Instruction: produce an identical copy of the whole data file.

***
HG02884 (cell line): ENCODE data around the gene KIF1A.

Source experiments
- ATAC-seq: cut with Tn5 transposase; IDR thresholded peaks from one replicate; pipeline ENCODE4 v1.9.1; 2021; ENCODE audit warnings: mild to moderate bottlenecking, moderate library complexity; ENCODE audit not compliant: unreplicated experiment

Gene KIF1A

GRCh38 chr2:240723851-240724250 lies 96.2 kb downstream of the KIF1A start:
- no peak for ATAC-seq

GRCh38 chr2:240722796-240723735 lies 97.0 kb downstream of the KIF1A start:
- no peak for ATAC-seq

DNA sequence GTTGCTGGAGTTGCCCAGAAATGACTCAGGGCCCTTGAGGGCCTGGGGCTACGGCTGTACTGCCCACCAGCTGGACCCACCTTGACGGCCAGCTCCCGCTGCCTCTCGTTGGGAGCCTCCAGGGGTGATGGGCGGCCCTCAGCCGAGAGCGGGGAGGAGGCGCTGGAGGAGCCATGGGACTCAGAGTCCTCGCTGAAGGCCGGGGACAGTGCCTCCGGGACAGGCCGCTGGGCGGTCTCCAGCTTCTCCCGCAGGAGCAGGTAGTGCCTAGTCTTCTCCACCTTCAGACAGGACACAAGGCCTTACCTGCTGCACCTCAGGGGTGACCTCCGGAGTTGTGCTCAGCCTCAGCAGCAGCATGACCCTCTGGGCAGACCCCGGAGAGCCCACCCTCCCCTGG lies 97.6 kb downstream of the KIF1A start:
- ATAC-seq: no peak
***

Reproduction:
HG02884 (cell line): ENCODE data around the gene KIF1A.

Source experiments
- ATAC-seq: cut with Tn5 transposase; IDR thresholded peaks from one replicate; pipeline ENCODE4 v1.9.1; 2021; ENCODE audit warnings: mild to moderate bottlenecking, moderate library complexity; ENCODE audit not compliant: unreplicated experiment

Gene KIF1A

GRCh38 chr2:240723851-240724250 lies 96.2 kb downstream of the KIF1A start:
- no peak for ATAC-seq

GRCh38 chr2:240722796-240723735 lies 97.0 kb downstream of the KIF1A start:
- no peak for ATAC-seq

DNA sequence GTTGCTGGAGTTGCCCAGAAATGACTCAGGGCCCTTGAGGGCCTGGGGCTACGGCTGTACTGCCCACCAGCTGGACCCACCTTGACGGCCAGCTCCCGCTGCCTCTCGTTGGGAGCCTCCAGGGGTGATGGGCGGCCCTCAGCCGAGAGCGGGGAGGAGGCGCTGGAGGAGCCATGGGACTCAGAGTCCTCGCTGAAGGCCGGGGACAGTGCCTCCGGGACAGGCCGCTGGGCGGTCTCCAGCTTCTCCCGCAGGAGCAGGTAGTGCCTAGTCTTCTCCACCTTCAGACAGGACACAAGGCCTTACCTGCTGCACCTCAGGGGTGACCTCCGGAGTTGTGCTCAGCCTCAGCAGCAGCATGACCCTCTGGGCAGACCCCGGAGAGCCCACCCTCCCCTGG lies 97.6 kb downstream of the KIF1A start:
- ATAC-seq: no peak